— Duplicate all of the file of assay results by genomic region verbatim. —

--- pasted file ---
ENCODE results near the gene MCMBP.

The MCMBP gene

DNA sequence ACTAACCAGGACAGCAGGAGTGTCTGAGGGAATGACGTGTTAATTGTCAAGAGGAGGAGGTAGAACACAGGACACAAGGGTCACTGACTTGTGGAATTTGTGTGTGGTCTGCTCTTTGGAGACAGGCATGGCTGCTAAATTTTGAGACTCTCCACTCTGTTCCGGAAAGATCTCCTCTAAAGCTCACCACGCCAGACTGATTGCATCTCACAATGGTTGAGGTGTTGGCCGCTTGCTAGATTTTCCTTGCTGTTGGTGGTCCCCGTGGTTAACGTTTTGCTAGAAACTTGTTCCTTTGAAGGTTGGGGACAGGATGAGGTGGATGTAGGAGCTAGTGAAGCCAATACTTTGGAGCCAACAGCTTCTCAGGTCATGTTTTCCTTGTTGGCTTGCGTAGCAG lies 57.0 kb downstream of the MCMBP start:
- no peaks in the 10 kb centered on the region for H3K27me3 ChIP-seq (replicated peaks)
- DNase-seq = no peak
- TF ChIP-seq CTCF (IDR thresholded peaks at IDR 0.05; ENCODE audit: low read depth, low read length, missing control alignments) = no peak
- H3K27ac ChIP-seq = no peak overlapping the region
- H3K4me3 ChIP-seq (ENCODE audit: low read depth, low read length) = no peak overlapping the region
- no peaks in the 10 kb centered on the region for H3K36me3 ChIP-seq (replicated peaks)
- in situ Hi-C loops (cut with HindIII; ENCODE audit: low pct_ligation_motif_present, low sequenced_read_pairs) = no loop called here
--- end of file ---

ENCODE results near the gene MCMBP.

The MCMBP gene

DNA sequence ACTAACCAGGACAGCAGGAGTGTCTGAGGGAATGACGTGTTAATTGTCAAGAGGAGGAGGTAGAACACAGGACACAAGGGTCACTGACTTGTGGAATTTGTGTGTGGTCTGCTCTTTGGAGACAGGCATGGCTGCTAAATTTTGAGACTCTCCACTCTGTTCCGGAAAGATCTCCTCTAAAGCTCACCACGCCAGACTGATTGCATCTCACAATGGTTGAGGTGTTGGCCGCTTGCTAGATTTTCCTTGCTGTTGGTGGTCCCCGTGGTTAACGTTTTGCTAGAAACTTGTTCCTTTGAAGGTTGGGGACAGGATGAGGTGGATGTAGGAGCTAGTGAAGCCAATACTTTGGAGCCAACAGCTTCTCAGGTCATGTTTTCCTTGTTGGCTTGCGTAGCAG lies 57.0 kb downstream of the MCMBP start:
- no peaks in the 10 kb centered on the region for H3K27me3 ChIP-seq (replicated peaks)
- DNase-seq = no peak
- TF ChIP-seq CTCF (IDR thresholded peaks at IDR 0.05; ENCODE audit: low read depth, low read length, missing control alignments) = no peak
- H3K27ac ChIP-seq = no peak overlapping the region
- H3K4me3 ChIP-seq (ENCODE audit: low read depth, low read length) = no peak overlapping the region
- no peaks in the 10 kb centered on the region for H3K36me3 ChIP-seq (replicated peaks)
- in situ Hi-C loops (cut with HindIII; ENCODE audit: low pct_ligation_motif_present, low sequenced_read_pairs) = no loop called here